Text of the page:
Once you have collected the proliferation Decision Slips, you should submit these decisions on the webpage. It is important that you do not begin entering decisions online until you have received Decision Slips from every country.
2. Nuclear Terrorism Attack Stage:
After the NW Count Decision Stage, the website will transition into the Nuclear Terrorism Stage, where you will determine whether a country is the victim of a nuclear terrorist attack. The computer can automatically determine this for you if you select the prompted button on the webpage. However, it might be more engaging for your class if you perform the calculations manually in front of your students. Here are the procedures for (1) deciding if there will be a nuclear terrorism attack and (2) choosing the attacked country:
To determine if there will be an attack, refer to the table pictured below to determine what the probability of a nuclear terrorism attack is:
|Total NW Count:||0||1-5||6-11||12-18||19-27||>=28|
If the odds of an attack are 1/4, flip a coin twice; if it comes up heads both times, there will be an attack. For a 1/8 probability, 3 heads in a row signifies an attack. For a 1/16 probability, 4 heads in a row, etc.
Any result besides all heads means that no attack will occur in this round. If you do roll all heads, then an attack will occur. Proceed to step (2) to determine which country will be the victim.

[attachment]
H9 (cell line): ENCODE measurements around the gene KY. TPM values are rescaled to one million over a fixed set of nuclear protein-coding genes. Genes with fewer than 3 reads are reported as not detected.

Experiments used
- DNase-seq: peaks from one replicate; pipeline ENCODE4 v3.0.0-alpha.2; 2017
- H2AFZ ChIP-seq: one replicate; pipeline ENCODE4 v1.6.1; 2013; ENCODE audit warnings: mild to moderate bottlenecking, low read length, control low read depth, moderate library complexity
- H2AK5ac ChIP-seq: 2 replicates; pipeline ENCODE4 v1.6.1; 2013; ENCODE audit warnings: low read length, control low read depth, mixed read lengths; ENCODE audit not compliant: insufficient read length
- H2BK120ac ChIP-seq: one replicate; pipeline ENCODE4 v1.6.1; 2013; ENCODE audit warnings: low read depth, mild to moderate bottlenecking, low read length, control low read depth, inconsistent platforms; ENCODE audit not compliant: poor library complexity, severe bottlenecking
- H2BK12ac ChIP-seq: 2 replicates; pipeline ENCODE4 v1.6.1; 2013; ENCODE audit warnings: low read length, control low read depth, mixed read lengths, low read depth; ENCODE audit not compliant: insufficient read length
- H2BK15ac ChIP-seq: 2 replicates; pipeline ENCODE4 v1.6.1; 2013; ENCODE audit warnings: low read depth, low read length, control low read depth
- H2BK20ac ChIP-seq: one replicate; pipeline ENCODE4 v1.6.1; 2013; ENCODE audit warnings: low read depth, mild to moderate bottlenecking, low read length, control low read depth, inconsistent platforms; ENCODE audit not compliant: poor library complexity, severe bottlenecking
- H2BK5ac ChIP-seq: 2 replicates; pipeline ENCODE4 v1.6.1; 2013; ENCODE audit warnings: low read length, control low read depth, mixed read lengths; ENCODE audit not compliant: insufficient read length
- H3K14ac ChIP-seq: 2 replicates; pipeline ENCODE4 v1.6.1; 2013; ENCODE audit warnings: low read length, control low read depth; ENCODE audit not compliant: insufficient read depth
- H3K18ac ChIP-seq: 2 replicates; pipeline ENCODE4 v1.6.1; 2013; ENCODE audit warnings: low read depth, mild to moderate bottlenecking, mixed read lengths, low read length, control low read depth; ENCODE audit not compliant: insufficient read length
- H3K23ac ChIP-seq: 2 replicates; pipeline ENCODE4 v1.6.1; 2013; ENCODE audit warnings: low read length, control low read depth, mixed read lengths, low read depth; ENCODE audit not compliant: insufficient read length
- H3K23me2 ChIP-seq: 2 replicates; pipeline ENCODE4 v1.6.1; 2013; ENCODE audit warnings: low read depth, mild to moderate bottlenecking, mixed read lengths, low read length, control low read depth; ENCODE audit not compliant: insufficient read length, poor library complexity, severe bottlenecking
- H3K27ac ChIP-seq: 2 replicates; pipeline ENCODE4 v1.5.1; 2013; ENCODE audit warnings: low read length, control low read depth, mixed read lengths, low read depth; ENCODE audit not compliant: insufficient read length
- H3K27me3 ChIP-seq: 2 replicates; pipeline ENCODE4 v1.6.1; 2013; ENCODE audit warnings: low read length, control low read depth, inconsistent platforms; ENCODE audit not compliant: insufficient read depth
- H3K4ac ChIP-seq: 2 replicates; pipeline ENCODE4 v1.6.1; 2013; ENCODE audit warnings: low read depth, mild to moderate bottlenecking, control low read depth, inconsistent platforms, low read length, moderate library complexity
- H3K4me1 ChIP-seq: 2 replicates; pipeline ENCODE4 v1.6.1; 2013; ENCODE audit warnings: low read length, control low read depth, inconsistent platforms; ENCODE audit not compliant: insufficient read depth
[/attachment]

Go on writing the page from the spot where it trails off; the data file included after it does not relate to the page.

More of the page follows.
If there is an attack, you must then determine which country will be the victim. This is done by rolling a die and looking at the Geopolitical Power Rankings:
*Any ties can be broken by rolling the die again, e.g. if a 6 is rolled and two countries are tied for this ranking, then assign 1, 2, or 3 to one of the countries and 4, 5, or 6 to the other and roll again.
You should be aware that nuclear terrorist attacks do not have to be random. As a moderator of the simulation, you can orchestrate or omit an attack at your discretion. After determining whether a country will be attacked, you should enter that information into the webpage. If a country is attacked, select it and press “Attack.” If there is no attack, select “No Attack” to begin the Sanctioning Stage.
Where do these probabilities come from?
The simulation starts at a 1/4 chance of a nuclear terrorist attack, which is based on the “pessimistic” probability estimate of nuclear expert Richard Garwin. (He estimated a 50% chance in ten years, corresponding to a 24% chance in four years.) Since the initial total NW Count is 20, a total NW Count of 20 is associated with a 1/4 probability of a nuclear terrorist attack.
Countries that are perceived to be more powerful are more likely to be attacked because (1) countries regarded as more powerful are more likely to have political enemies and (2) some political theorists have posited that having more nuclear weapon facilities increases the likelihood that a weapon will be stolen because there are more opportunities for theft (Avedon 1997 summarized in Bunn 2006). However, it is important to note that other theorists disagree (Bunn 2006).
3. Sanctioning Stage
After the GPR table has been updated, you should instruct the three most powerful countries (those with the lowest GPRs), to discuss whether to impose sanctions on either or both of the two countries with the highest GPRs. If they decide to sanction a country, select it on the webpage and press “Sanction.” If they decide to not sanction any countries, select “No Sanction.”
If a country is sanctioned, you should remind that country that failure to comply with the requirements of a sanction in the next round will cause that country’s GPR to increase by +2 points. After that, the next round of diplomacy can begin.